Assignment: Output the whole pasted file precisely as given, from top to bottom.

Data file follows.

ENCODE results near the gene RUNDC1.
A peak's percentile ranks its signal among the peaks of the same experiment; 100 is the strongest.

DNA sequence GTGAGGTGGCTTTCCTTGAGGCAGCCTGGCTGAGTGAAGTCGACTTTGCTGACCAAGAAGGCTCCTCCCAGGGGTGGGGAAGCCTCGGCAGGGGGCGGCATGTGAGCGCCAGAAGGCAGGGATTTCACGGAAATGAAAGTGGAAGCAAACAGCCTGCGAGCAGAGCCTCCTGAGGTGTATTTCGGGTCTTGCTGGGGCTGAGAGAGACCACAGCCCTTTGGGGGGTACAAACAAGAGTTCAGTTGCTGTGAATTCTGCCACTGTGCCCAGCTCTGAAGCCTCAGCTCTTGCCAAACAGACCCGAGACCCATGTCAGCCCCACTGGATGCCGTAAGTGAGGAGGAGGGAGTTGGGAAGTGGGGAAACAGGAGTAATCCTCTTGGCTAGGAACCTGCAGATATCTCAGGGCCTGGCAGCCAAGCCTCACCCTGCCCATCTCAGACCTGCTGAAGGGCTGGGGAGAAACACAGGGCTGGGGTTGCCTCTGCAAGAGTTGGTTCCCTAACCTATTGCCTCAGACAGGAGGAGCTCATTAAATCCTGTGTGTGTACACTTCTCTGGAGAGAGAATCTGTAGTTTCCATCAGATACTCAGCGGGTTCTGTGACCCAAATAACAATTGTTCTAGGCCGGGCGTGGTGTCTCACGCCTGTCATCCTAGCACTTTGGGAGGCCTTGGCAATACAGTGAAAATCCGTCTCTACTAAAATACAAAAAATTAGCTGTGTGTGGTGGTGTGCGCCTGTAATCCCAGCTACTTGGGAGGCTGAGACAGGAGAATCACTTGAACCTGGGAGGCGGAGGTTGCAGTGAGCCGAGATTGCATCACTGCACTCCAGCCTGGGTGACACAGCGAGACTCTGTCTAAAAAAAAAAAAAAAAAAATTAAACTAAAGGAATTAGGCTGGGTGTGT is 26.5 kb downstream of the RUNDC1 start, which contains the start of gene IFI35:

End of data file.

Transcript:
ENCODE results near the gene RUNDC1.
A peak's percentile ranks its signal among the peaks of the same experiment; 100 is the strongest.

DNA sequence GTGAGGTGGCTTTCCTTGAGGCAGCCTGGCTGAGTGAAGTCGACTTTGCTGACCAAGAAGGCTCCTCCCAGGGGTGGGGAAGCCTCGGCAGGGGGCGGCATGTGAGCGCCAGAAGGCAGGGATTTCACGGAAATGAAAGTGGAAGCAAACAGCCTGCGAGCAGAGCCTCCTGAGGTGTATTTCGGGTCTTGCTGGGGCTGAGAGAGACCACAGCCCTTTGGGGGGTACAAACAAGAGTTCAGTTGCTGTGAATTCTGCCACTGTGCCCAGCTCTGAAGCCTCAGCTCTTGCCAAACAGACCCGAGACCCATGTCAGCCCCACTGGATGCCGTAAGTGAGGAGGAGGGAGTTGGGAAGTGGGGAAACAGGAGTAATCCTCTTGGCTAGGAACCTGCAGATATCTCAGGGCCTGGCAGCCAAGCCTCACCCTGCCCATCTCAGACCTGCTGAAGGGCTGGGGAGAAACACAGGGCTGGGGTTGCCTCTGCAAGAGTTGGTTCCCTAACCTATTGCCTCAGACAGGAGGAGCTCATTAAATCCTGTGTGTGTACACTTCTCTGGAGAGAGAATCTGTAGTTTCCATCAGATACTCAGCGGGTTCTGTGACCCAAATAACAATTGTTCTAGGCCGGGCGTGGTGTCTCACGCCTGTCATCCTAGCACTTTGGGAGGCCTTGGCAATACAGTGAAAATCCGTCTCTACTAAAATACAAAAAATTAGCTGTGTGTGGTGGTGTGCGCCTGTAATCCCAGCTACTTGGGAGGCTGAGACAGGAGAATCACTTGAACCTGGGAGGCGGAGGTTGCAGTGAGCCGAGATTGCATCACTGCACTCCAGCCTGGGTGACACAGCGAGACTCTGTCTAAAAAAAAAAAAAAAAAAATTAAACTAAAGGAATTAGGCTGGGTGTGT is 26.5 kb downstream of the RUNDC1 start, which contains the start of gene IFI35: